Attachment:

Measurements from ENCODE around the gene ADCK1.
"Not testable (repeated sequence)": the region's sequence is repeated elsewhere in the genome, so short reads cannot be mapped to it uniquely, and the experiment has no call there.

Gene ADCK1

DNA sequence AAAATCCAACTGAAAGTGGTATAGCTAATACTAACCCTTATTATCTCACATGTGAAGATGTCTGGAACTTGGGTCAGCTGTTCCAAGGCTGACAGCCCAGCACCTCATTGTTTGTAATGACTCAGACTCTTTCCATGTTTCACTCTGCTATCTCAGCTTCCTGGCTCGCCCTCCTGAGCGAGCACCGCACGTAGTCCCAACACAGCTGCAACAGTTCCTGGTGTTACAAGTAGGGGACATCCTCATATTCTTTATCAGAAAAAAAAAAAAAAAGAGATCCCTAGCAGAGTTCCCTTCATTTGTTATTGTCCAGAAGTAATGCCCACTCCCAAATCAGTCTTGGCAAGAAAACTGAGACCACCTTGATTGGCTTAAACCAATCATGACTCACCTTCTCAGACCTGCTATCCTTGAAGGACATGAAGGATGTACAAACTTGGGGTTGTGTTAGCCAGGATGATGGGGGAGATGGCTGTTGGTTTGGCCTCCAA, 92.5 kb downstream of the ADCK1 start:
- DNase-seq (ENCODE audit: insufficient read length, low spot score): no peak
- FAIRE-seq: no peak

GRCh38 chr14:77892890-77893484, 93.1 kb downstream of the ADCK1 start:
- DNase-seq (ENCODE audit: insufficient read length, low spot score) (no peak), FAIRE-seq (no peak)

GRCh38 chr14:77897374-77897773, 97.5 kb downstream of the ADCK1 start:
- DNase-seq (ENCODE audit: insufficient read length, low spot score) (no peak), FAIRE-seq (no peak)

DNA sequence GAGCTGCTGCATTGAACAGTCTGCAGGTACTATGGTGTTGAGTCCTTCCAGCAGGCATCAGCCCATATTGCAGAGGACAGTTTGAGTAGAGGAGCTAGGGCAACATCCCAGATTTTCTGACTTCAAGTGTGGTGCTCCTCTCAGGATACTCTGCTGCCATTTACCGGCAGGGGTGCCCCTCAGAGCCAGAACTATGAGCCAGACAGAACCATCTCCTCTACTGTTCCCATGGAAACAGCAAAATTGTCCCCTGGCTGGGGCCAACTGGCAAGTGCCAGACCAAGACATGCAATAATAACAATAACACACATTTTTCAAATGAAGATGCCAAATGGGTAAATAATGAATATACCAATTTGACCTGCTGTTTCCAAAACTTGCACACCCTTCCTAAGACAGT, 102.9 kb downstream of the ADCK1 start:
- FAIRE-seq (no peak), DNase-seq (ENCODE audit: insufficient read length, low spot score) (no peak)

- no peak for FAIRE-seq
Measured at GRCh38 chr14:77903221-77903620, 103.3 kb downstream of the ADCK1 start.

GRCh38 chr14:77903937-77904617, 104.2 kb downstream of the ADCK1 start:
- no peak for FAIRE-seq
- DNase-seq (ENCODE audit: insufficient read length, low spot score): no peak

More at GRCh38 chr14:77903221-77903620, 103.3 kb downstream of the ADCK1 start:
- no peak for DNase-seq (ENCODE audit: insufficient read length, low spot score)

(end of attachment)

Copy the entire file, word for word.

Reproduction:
Measurements from ENCODE around the gene ADCK1.
"Not testable (repeated sequence)": the region's sequence is repeated elsewhere in the genome, so short reads cannot be mapped to it uniquely, and the experiment has no call there.

Gene ADCK1

DNA sequence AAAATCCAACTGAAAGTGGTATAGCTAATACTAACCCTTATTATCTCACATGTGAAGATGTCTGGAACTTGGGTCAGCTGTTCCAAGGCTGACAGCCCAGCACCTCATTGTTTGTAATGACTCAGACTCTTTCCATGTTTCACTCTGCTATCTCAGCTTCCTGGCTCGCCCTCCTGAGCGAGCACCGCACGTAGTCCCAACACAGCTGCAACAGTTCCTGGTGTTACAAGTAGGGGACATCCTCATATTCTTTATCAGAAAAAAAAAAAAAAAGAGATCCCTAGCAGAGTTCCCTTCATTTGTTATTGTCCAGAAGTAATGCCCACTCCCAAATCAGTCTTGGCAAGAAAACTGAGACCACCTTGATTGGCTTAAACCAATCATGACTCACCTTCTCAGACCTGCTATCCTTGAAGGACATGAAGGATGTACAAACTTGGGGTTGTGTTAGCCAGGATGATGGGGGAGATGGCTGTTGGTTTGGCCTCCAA, 92.5 kb downstream of the ADCK1 start:
- DNase-seq (ENCODE audit: insufficient read length, low spot score): no peak
- FAIRE-seq: no peak

GRCh38 chr14:77892890-77893484, 93.1 kb downstream of the ADCK1 start:
- DNase-seq (ENCODE audit: insufficient read length, low spot score) (no peak), FAIRE-seq (no peak)

GRCh38 chr14:77897374-77897773, 97.5 kb downstream of the ADCK1 start:
- DNase-seq (ENCODE audit: insufficient read length, low spot score) (no peak), FAIRE-seq (no peak)

DNA sequence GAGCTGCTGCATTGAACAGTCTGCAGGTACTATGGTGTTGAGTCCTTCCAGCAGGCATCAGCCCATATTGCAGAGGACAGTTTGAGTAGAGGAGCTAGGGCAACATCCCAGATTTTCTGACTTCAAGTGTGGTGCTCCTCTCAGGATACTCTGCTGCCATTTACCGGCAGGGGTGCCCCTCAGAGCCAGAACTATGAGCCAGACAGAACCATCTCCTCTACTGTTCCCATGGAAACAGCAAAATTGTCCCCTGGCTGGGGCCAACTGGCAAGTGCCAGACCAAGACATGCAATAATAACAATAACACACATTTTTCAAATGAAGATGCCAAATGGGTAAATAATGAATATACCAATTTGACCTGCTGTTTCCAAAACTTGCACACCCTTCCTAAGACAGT, 102.9 kb downstream of the ADCK1 start:
- FAIRE-seq (no peak), DNase-seq (ENCODE audit: insufficient read length, low spot score) (no peak)

- no peak for FAIRE-seq
Measured at GRCh38 chr14:77903221-77903620, 103.3 kb downstream of the ADCK1 start.

GRCh38 chr14:77903937-77904617, 104.2 kb downstream of the ADCK1 start:
- no peak for FAIRE-seq
- DNase-seq (ENCODE audit: insufficient read length, low spot score): no peak

More at GRCh38 chr14:77903221-77903620, 103.3 kb downstream of the ADCK1 start:
- no peak for DNase-seq (ENCODE audit: insufficient read length, low spot score)